The city of Petra, carved directly into vibrant red, white, pink and sandstone cliff faces was built in the third century BC by the Nabateans who sculpted palaces, temples and tombs from the sandstone cliffs and who commanded the trade routes from Damascus to Arabia. From then on it became a melting pot of a myriad of Egyptian, Assyrian, Hellenistic, Mesopotamian and Roman influences. The fact that the majority of Petra’s buildings were hewn out of solid rock contributed to the good state of their preservation.

The approach to Petra is done through a 1.2km-long and 200m-high sided canyon, which offers a sudden partial glimpse of one of the most breathtaking and dramatic sights to be found in Petra – the Al-Khazneh or Treasury suddenly hits you unawares. Considered to be Petra’s defining monument, it was built to serve as a tomb; misguided locals believe it to be the place where an Egyptian pharaoh hid his treasure. The Greek-style pillars, alcoves and plinths are truly masterpieces of masonry work.

The Treasury is not the only breathtaking sight in Petra. The Street of Façades is riddled by over 40 tombs, a weather-worn 7,000 seat theatre and what remains of a colonnaded street, which was once lined with shops. At the end of the colonnaded street, on the left, is the imposing Nabataean temple known locally as Qasr al-Bint – one of the few free-standing structures in Petra.

One of the most beloved monuments in Petra is the Al-Deir, also known as the monastery, which can be reached by foot through a rock-cut staircase by foot or by a hair raising mule ride up to the top. One has to hand it to the mules, they know the routes by heart and need little guidance as they make way through the narrow winding paths. Some close shaves with some of the stalls that dot the paths make it for a more adrenaline-filled ride to the top. The monastery is best seen in the late afternoon, when the sun draws out the sandstone colours.

If Petra gains full points for dramatic effect during the day, this effect doubles at night, when the canyon and square in front of the Treasury are lit up by approximately 1,800 candles throwing flickering shadows onto the great façade. While the Night Tour is considered by many a tacky tourist trap, it is the only way to experience an entirely different dimension to Petra.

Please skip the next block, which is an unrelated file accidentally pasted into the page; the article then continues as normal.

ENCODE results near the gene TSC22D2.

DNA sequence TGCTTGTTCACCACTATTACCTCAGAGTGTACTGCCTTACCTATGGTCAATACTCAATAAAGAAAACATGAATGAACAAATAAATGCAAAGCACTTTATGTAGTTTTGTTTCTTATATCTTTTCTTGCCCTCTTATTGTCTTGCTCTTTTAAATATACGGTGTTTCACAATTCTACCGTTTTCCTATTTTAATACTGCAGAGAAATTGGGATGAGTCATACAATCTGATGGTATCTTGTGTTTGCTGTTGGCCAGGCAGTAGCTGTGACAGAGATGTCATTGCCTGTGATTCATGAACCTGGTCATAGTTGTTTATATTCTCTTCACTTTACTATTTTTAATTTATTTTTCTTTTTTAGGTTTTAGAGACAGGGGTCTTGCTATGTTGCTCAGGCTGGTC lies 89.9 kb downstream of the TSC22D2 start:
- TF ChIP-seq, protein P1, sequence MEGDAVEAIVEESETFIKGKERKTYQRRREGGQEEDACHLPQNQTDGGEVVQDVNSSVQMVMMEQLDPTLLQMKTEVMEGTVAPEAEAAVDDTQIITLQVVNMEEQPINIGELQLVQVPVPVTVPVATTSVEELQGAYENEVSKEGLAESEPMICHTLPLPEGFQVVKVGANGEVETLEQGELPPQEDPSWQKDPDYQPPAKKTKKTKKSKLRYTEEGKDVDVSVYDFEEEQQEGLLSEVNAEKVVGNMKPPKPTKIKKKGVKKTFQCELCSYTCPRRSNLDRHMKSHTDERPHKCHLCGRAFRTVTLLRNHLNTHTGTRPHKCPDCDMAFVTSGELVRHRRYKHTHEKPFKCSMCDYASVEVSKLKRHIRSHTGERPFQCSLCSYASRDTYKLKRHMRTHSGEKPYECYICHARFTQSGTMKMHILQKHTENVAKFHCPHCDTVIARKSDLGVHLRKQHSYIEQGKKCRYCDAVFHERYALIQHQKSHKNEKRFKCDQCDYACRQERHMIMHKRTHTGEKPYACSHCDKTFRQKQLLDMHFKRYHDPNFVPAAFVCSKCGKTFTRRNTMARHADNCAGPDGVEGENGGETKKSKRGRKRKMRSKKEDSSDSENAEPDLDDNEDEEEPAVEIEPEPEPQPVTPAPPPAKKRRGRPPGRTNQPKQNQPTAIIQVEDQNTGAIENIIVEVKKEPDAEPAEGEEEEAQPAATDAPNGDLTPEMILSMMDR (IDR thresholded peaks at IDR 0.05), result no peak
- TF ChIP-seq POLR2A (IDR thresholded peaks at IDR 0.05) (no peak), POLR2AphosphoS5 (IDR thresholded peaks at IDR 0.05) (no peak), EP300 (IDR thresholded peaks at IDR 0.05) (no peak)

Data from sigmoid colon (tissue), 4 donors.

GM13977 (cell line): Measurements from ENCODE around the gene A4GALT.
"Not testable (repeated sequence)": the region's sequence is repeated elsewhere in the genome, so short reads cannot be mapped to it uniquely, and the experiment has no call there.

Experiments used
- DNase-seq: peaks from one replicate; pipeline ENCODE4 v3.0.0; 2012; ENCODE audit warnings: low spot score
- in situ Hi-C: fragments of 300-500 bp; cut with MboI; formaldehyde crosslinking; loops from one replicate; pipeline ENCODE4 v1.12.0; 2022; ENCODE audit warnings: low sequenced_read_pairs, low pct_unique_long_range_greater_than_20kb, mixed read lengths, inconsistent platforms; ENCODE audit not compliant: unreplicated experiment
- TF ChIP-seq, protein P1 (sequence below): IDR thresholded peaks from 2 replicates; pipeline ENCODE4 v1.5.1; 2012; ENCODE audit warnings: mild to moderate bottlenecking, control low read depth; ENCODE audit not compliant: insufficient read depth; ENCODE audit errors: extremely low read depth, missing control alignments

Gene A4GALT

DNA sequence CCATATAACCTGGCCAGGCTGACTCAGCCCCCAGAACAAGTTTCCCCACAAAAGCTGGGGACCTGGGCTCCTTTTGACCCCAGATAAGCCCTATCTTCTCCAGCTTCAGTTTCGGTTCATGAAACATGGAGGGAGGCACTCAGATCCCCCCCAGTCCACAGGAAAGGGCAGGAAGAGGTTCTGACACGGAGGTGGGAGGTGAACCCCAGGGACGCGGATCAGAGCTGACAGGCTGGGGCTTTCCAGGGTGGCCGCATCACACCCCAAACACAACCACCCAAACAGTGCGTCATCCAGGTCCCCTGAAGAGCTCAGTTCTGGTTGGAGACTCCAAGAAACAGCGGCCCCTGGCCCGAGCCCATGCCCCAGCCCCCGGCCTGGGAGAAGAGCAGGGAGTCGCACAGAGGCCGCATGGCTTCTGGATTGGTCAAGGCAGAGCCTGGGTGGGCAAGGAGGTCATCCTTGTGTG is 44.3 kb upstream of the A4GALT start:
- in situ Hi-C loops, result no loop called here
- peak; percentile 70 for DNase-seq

Dead Sea

Not the highlight of my trip, but well worth a visit, is the Dead Sea, which lies at 400m below sea level, making it the lowest point on earth. Bordering Israel, the West Bank and Jordan, the Dead Sea, with 33.7 per cent salinity makes it is one of the world’s saltiest bodies of water, meaning that people can float very easily due to natural buoyancy. Resorts that sprouted in the area exploit its mineral-rich black mud for therapeutic and cosmetic treatments.

Mount Nebo

Spending a night in a Bedouin encampment was an experience not to be missed

Perched on top of a 1,000m mountain, Mount Nebo is one of the holiest sites in Jordan, with a unique significance for Jews, Christians and Muslims. Having led the Israelites for 40 years through the wilderness, Moses finally saw, from this dizzy vantage point, the Promised Land. The view from the summit provides a panorama of Israel, the River Jordan and on a clear day Jerusalem and Jericho.

Although situated in a region dotted with conflict, wars and strife Jordan comes with a long tradition of a hospitable welcome to visitors and it still retains its reputation of being a safe haven in the region. Visitors are welcomed with friendly open arms, world heritage sights and inspiring landscapes.

Jordan should definitely be on one’s bucket list.

Getting there: You can get to Jordan via Turkish Airlines connections in Istanbul, Turkey.